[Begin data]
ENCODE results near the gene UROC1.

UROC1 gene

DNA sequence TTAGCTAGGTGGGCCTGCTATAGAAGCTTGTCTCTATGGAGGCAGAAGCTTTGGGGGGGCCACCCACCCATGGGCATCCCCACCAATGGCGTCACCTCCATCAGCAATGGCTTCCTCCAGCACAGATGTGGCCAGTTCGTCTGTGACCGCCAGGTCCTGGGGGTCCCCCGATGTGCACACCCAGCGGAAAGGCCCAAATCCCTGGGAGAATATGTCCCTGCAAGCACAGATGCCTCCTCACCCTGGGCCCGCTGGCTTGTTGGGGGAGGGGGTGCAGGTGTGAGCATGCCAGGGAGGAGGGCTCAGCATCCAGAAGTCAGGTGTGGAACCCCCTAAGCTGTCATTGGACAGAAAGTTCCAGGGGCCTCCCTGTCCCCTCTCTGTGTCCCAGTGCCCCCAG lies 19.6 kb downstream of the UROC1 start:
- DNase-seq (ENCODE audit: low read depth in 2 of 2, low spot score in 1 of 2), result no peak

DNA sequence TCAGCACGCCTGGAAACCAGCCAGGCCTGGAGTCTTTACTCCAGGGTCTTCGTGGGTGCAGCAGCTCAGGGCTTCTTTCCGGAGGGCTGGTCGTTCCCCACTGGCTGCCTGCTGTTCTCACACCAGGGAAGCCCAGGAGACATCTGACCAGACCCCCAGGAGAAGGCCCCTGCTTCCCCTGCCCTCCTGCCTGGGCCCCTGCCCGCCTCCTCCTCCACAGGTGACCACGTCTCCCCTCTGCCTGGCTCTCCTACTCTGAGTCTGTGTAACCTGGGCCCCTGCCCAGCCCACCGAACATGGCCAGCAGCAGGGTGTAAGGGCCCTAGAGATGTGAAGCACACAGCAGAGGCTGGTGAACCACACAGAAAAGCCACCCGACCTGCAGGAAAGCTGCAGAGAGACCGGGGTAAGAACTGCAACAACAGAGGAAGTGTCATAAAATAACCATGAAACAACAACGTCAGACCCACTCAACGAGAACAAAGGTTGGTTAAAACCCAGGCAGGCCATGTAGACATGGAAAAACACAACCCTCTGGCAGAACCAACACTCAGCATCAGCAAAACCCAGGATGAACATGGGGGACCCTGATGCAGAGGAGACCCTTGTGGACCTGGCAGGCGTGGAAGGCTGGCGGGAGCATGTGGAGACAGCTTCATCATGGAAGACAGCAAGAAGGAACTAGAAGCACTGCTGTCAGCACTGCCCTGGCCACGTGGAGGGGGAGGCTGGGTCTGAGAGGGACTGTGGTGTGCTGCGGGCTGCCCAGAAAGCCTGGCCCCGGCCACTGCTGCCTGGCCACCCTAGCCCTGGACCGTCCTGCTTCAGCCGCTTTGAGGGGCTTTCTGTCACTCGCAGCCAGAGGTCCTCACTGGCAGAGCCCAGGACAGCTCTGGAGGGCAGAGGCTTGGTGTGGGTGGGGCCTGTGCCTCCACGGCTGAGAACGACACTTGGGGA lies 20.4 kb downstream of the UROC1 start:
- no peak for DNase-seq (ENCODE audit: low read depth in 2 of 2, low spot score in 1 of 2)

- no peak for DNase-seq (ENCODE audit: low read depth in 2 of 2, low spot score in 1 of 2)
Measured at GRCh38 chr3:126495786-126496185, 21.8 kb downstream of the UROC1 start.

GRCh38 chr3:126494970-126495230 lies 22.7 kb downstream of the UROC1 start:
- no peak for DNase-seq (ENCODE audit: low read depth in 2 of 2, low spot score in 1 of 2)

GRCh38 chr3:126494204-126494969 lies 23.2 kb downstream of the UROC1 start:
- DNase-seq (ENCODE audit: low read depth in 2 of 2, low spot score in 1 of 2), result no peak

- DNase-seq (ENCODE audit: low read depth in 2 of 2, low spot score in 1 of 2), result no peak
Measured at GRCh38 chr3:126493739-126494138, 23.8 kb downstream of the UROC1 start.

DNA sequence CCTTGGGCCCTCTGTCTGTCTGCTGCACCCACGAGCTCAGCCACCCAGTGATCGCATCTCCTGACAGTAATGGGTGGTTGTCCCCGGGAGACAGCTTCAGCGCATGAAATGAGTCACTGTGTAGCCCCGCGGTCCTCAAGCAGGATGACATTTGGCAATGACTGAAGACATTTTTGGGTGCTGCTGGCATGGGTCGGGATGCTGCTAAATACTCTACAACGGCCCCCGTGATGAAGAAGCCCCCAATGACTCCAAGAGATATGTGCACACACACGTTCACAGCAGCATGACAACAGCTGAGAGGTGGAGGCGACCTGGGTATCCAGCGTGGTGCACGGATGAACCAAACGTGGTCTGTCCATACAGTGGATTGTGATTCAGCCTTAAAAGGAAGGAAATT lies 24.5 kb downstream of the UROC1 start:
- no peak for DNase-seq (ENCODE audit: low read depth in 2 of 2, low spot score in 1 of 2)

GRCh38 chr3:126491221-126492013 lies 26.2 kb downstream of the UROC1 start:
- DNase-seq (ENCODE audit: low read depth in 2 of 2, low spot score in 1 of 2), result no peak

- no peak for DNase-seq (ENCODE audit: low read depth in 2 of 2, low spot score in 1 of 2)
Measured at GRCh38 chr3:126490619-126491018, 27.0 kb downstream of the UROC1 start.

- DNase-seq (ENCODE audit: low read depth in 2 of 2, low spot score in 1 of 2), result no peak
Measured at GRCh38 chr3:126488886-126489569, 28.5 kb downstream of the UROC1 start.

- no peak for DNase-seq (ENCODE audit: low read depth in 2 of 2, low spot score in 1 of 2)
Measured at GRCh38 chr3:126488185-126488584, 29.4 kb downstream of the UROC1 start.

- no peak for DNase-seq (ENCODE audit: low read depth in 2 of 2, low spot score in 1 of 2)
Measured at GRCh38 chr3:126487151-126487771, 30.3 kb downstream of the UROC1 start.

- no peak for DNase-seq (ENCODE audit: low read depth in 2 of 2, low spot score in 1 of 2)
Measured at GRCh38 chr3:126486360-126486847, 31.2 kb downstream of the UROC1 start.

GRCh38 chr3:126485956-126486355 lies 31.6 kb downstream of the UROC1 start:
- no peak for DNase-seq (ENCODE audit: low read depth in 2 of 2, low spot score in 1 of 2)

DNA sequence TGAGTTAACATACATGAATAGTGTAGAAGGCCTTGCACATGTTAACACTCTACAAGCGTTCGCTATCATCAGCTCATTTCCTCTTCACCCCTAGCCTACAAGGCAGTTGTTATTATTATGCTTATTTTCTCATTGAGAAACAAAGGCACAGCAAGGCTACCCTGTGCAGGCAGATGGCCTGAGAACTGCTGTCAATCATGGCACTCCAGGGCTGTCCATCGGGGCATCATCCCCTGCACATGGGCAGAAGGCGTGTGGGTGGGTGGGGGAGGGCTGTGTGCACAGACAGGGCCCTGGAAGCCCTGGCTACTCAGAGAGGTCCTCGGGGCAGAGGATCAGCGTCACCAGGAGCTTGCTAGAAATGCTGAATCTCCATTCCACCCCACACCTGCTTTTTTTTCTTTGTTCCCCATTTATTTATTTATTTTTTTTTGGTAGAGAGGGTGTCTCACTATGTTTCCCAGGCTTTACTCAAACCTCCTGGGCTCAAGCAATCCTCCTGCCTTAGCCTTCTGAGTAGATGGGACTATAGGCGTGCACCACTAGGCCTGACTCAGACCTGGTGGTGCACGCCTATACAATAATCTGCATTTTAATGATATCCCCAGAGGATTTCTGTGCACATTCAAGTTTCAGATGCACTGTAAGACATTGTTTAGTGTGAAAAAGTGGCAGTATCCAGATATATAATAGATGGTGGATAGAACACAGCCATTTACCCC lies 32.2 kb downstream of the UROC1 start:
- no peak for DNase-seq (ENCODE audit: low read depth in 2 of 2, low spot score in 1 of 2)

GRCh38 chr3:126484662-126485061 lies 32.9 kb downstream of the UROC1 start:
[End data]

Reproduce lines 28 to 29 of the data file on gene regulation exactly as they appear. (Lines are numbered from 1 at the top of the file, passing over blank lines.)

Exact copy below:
Measured at GRCh38 chr3:126486360-126486847, 31.2 kb downstream of the UROC1 start.

GRCh38 chr3:126485956-126486355 lies 31.6 kb downstream of the UROC1 start: